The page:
- The Washington Times - Sunday, May 23, 2004

A recent news story was headlined, “Bush aims to avoid father’s politically fatal mistakes.”

Maybe so, but his refusal to consider delaying, even for a few months, the government’s purchase of oil for the strategic reserve, to bring down high gasoline pump prices, is exactly the kind of policy that made his father seem out of touch with the average voter.

I don’t know the price where you live, but here in San Diego the average gallon of regular gas is more than $2.50. To be sure, the problem is caused in part by state and federal regulations to reduce pollution, and taxes.

Environmental activists want to reduce emissions to zero, no matter the cost. The result is additives and fuel mixtures that boost the price while doing little to cut pollution in cars already equipped with catalytic converters.

California state regulations require a boutique fuel produced only for that state by a handful of refineries. When demand is higher than expected and one or two refineries are closed for maintenance, the result is shortage and skyrocketing prices.

Another cause is the congressional mandate to mix high-cost ethanol into the fuel, raising the cost of gas to pay a subsidy to corn farmers and agribusinesses that produce the raw material. And state and federal taxes add to the cost of each gallon.

The U.S. consumes about 20 million barrels of oil a day, but produces only about 8 million, the lowest level in 50 years. But even with prices soaring, most congressional Democrats continue fighting proposed oil exploration in a very small section of the Arctic National Wildlife Preserve.

When Congress doubled the size of the preserve in the Carter administration, it set aside 8 percent of the land along the north coast for petroleum exploration. But ever since, Democrats in Congress have blocked drilling in that area. With estimated reserves of 6 billion barrels, the preserve could add an estimated million barrels a day to domestic production and reduce our reliance on foreign oil.

President Bush’s energy policy certainly has been better than that of John Kerry and the Democrats, tied as they are to environmental extremists. But Mr. Bush now risks falling into the same trap as his father, whose expression of surprise at seeing a new laser scanner in the supermarket became a symbol of what opponents claimed was his lack of understanding of the average citizen’s life.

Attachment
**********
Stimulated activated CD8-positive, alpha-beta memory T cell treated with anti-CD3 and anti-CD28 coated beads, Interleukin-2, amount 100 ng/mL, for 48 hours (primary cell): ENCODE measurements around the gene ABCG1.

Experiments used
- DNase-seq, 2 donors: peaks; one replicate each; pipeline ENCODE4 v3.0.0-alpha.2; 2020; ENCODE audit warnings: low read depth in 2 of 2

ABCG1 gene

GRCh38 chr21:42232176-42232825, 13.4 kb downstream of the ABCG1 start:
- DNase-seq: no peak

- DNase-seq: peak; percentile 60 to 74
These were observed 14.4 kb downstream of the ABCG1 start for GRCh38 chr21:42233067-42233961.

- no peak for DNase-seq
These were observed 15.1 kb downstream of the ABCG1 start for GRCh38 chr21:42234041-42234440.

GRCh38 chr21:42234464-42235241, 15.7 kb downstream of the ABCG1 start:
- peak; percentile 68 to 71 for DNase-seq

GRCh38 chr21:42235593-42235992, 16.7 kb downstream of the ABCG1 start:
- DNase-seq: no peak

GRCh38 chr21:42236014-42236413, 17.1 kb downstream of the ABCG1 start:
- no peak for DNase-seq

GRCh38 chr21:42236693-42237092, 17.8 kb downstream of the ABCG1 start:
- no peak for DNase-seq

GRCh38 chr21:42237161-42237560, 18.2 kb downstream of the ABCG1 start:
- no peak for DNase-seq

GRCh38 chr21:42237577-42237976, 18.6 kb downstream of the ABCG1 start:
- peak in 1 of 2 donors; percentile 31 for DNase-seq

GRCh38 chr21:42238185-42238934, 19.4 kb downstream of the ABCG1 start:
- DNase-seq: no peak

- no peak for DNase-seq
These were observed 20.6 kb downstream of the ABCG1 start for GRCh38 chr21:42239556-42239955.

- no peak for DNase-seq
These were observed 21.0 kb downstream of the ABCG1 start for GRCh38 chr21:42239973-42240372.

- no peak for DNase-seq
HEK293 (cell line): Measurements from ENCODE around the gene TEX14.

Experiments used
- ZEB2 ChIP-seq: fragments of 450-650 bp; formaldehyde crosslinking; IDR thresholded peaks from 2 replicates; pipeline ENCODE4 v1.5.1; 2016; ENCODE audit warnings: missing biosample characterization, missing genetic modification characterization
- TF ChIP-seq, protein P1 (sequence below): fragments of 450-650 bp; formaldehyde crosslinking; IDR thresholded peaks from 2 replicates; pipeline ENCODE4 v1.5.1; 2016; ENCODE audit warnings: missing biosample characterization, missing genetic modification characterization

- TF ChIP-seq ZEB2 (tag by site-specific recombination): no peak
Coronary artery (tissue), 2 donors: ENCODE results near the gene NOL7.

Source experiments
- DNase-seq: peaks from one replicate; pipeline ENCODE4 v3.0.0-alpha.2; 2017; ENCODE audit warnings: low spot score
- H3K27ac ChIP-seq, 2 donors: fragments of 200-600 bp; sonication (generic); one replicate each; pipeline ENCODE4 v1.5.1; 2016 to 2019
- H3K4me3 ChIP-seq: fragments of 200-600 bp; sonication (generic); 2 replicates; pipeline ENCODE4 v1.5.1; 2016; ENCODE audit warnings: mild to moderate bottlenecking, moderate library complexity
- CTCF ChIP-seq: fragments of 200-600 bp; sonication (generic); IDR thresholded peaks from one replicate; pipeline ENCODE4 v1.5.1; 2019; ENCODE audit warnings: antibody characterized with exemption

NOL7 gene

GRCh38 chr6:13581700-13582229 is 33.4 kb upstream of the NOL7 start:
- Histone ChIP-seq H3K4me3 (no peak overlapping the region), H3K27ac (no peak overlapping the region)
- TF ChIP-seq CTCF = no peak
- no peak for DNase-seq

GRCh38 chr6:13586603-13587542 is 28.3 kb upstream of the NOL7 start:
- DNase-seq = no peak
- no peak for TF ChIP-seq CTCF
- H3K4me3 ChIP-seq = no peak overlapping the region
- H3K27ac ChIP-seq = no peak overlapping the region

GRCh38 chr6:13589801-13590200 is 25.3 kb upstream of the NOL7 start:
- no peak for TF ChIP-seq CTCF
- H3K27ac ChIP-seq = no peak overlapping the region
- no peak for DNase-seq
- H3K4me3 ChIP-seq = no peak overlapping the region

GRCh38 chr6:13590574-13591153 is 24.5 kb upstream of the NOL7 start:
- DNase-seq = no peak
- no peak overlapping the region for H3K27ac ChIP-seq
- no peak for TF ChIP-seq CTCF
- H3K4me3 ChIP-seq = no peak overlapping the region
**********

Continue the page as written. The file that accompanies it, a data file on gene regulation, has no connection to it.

The Democrats call George W. Bush a Texas oilman with rich friends in the industry who are getting richer as the price of oil soars more than $41 a barrel. By appearing unconcerned about the high price, the president plays into the opposition’s caricature of him as an uncaring oilman. They paint him as indifferent to the plight of the housewife who needs her sport utility vehicle to run kids from school to soccer games, or the man who could only afford to buy a house 50 miles away from work and must drive 100 miles a day.

When it costs $50 or more to fill the tank of your SUV and the price keeps going up, while the government continues buying oil and pumping it back into the ground, the president appears out of touch. He could stop the complaints and show compassion for the consumer by suspending the government’s purchase of oil for the reserve through the summer months, when people are taking trips and consumption is high.

The cost of oil is having an impact on the economy, since almost everything we buy is delivered by truck. A sharp rise in the price of gas leads to rising prices in general and causes inflation. The stock market is depressed by the fear of inflation caused by high fuel costs.

The administration claims the 170,000 barrels a day it buys for the strategic reserve is so small it would have little effect on available supply. That may be true, but it misses the point.

Deferring purchases for the reserve, already 90 percent full, would show the president understands the problem and is doing something about it. His father had a public relations problem with millions of Americans who shop at supermarkets. Now his son risks a public relations problem with the millions who drive.

Democrats have spread an oil slick for the president, but he can avoid it with no discernible downside by deferring strategic-reserve oil purchases while the gasoline price remains sky-high.

James Hackett is a contributing writer to the Washington Times and is based in San Diego.

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